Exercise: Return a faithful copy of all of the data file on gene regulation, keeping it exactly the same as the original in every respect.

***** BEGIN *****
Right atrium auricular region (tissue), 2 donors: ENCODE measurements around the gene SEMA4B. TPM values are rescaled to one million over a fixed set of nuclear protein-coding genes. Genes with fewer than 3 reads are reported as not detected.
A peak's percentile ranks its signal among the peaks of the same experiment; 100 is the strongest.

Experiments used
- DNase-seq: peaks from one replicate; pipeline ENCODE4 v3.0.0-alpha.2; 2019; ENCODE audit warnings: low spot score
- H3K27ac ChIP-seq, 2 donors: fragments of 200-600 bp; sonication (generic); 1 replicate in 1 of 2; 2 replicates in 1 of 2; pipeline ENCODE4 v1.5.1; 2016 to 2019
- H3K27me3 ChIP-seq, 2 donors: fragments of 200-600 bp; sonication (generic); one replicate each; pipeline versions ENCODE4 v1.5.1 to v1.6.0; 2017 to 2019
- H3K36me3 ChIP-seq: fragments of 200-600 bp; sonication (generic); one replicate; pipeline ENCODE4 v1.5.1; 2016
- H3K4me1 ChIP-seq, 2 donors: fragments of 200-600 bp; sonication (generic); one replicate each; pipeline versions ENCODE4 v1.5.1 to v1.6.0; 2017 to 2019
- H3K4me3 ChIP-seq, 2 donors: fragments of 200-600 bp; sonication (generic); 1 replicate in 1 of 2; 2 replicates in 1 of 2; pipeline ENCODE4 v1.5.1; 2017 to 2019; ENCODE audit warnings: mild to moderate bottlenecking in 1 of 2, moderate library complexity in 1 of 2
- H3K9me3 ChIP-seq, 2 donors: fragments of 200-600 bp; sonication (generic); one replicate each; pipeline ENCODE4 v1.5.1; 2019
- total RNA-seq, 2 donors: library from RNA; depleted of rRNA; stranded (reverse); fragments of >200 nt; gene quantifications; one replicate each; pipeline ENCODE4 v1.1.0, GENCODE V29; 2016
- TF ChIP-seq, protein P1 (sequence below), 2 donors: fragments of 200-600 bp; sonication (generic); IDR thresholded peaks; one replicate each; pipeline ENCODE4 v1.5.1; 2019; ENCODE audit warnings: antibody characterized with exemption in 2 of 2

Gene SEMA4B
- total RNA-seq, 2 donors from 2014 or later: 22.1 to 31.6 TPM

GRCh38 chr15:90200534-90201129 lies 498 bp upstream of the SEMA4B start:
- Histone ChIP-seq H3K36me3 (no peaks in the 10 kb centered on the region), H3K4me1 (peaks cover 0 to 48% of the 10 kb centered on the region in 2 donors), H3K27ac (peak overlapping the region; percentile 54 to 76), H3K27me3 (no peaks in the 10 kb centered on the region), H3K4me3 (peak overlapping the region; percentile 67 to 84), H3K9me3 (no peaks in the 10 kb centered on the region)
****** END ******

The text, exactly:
Right atrium auricular region (tissue), 2 donors: ENCODE measurements around the gene SEMA4B. TPM values are rescaled to one million over a fixed set of nuclear protein-coding genes. Genes with fewer than 3 reads are reported as not detected.
A peak's percentile ranks its signal among the peaks of the same experiment; 100 is the strongest.

Experiments used
- DNase-seq: peaks from one replicate; pipeline ENCODE4 v3.0.0-alpha.2; 2019; ENCODE audit warnings: low spot score
- H3K27ac ChIP-seq, 2 donors: fragments of 200-600 bp; sonication (generic); 1 replicate in 1 of 2; 2 replicates in 1 of 2; pipeline ENCODE4 v1.5.1; 2016 to 2019
- H3K27me3 ChIP-seq, 2 donors: fragments of 200-600 bp; sonication (generic); one replicate each; pipeline versions ENCODE4 v1.5.1 to v1.6.0; 2017 to 2019
- H3K36me3 ChIP-seq: fragments of 200-600 bp; sonication (generic); one replicate; pipeline ENCODE4 v1.5.1; 2016
- H3K4me1 ChIP-seq, 2 donors: fragments of 200-600 bp; sonication (generic); one replicate each; pipeline versions ENCODE4 v1.5.1 to v1.6.0; 2017 to 2019
- H3K4me3 ChIP-seq, 2 donors: fragments of 200-600 bp; sonication (generic); 1 replicate in 1 of 2; 2 replicates in 1 of 2; pipeline ENCODE4 v1.5.1; 2017 to 2019; ENCODE audit warnings: mild to moderate bottlenecking in 1 of 2, moderate library complexity in 1 of 2
- H3K9me3 ChIP-seq, 2 donors: fragments of 200-600 bp; sonication (generic); one replicate each; pipeline ENCODE4 v1.5.1; 2019
- total RNA-seq, 2 donors: library from RNA; depleted of rRNA; stranded (reverse); fragments of >200 nt; gene quantifications; one replicate each; pipeline ENCODE4 v1.1.0, GENCODE V29; 2016
- TF ChIP-seq, protein P1 (sequence below), 2 donors: fragments of 200-600 bp; sonication (generic); IDR thresholded peaks; one replicate each; pipeline ENCODE4 v1.5.1; 2019; ENCODE audit warnings: antibody characterized with exemption in 2 of 2

Gene SEMA4B
- total RNA-seq, 2 donors from 2014 or later: 22.1 to 31.6 TPM

GRCh38 chr15:90200534-90201129 lies 498 bp upstream of the SEMA4B start:
- Histone ChIP-seq H3K36me3 (no peaks in the 10 kb centered on the region), H3K4me1 (peaks cover 0 to 48% of the 10 kb centered on the region in 2 donors), H3K27ac (peak overlapping the region; percentile 54 to 76), H3K27me3 (no peaks in the 10 kb centered on the region), H3K4me3 (peak overlapping the region; percentile 67 to 84), H3K9me3 (no peaks in the 10 kb centered on the region)